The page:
What’s Happening When You Suck in Air?

Okay this is a rather strange sounding title. It alludes to the actual process of breathing in and of blowing out, and to the actual mechanisms behind this.

The human body is a remarkable thing, and while we might think that we understand a lot of it, there are actual many very ‘every day’ processes that we know little about. For instance sucking in – you do it completely naturally, but how can we affect the air particles that are nowhere near us? What is the process that this actually works through? If you have a little bit of a background in science or engineering then you can skip past this one, but for anyone else who isn’t already familiar with the process this might shed light on something we often take for granted.


Both our breathing in and our breathing out are reliant on pressure and the way it works. Put simply it relies on pneumatic energy in just the same way as a pneumatic drill, which gains its power from tightly packed air particles in a small space.

Pressure is determined by the number of particles in a given space. When you measure the PSI in your car tires this is to tell you how many air or nitric oxide particles there are in the tire. The more tightly packed the more they will push out on the outside of the tire and provide a firm base for the car. The reason that these particles push outward meanwhile is that they will always try to space themselves out evenly across the available space. In other words, if you blow some air into a box it won’t simply sit in the corner as a ‘lump’ but rather it will spread to evenly fill the entire box. The same happens when you drip water onto a plate – it will spread outwards to evenly cover the plate rather than piling up on the top.

Then, if you were to pop that tire the air would come gushing out in order to fill the area outside. This is because the pressure in the tire again wants to spread out in the available space – now the entire atmosphere – and that causes it to rush in all directions. This is called ‘equalization’ and it’s also why our eyeballs would be sucked out of our skulls if we went into space without a space suit, and why a breach in the hull of an airplane causes everything to get sucked out into the void. Again you can make a comparison to water and in this case it’s like a dam – as soon as the tire bursts it would be like the dam collapsing and all the water rushing outward.

How We Suck

When we suck then we use these principles to our advantage by simply using our muscles to expand the cavity in our mouth and lungs, and then opening our mouth to allow the particles to rush in. What you have done then is to create an area of low pressure in your body by increasing the space in your lungs and mouth without increasing the number of particles to keep the ratio constant. This then causes the particles from outside which are in a higher pressure area to ‘rush’ into your mouth and lungs to equalize the pressure. You can also then use this to drag very small and light objects – just like breaking the hull of the plane. Put a small piece of paper on the table and suck hard to pull it across to you. In this scenario the paper is in the plane and you are the atmosphere outside. This is also the exact same way that a vacuum cleaner works.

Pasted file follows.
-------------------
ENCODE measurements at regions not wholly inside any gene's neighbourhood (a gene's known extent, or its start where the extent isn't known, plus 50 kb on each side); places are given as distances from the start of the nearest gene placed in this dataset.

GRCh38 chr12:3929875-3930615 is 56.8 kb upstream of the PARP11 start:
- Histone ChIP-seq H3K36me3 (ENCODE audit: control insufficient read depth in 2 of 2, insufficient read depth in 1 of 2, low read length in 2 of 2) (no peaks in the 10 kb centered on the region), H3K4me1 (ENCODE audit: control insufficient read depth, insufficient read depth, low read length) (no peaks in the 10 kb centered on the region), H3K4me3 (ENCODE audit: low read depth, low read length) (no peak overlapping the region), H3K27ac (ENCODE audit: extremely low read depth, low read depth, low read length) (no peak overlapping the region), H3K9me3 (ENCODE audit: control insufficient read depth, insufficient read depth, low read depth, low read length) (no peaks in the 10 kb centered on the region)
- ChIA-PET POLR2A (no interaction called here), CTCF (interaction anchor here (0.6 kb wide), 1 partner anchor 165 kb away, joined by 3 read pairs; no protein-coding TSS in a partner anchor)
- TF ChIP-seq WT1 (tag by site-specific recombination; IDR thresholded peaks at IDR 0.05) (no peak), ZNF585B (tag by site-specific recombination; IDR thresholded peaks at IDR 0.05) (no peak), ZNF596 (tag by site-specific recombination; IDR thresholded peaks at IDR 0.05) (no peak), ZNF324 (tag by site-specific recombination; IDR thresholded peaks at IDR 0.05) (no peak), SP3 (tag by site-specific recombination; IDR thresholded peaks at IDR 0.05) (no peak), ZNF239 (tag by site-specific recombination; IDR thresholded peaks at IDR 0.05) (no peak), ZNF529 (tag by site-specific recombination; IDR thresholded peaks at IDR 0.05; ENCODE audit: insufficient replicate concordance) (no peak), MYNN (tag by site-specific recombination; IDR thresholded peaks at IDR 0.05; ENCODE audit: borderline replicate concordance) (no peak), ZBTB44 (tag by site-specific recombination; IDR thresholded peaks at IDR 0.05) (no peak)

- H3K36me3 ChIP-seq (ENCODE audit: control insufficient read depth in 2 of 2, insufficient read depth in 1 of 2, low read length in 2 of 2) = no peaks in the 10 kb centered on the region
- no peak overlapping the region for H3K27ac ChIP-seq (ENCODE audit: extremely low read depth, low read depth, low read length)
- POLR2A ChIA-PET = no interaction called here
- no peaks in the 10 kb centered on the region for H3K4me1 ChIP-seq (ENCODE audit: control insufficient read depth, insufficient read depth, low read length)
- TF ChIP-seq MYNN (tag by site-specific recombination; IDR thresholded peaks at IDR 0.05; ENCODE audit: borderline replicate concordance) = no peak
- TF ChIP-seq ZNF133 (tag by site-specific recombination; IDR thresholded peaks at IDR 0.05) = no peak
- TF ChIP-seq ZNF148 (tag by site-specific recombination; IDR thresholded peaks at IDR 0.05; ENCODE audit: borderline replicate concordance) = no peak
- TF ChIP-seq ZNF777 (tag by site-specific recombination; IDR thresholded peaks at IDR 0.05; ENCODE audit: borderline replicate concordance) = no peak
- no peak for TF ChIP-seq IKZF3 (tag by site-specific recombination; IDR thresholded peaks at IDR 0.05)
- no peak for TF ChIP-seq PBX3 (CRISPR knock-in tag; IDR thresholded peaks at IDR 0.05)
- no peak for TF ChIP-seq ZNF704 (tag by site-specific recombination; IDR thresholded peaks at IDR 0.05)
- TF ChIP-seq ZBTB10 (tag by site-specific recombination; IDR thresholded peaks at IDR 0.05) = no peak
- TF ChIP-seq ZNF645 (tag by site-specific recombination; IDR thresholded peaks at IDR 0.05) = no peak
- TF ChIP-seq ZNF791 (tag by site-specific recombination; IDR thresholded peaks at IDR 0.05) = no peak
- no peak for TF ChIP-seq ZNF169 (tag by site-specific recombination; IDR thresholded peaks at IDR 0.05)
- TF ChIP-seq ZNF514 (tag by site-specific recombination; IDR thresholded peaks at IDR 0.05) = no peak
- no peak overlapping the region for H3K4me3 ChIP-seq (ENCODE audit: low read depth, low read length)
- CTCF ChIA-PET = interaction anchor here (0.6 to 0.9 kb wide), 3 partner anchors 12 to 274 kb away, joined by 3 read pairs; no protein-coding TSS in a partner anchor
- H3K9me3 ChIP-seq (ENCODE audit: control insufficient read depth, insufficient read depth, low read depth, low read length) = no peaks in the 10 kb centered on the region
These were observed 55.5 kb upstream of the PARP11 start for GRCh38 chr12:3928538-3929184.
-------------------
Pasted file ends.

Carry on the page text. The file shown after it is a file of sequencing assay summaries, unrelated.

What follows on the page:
You can also then use this sucking ability of course to drink water, for as we noted the same laws of pressure apply to water, and you can use it to make ‘hickies’ on your skin because the blood in your veins is ‘rushing’ up to the surface of your skin in an attempt to fill the void in your mouth. Pretty disgusting…


Of course blowing out is the exact opposite process. Here you use the muscles in your mouth and lungs in order to create and area of high pressure by simply shrinking the available space. Now your mouth is the airplane and all the particles will rush out through the small hole you create. The smaller the hole, the more pressure will be in the small stream coming out.

What’s incredibly is that most of us do all this without knowing anything about pressure. Cats and dogs do it to, and we whistle and talk using these principles too. Just as when we catch a ball we are actually doing incredibly advanced mathematics to predict the trajectory of the ball and put our hand in the right place in order to stop it. The human body really is an incredible thing…

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Adam Sinicki

Adam Sinicki is a full time writer who spends most of his time in the coffee shops of London. Adam has a BSc in psychology and is an amateur bodybuilder with a couple of competition wins to his name. His other interests are self improvement, general health, transhumanism and brain training. As well as writing for websites and magazines, he also runs his own sites and has published several books and apps on these topics.

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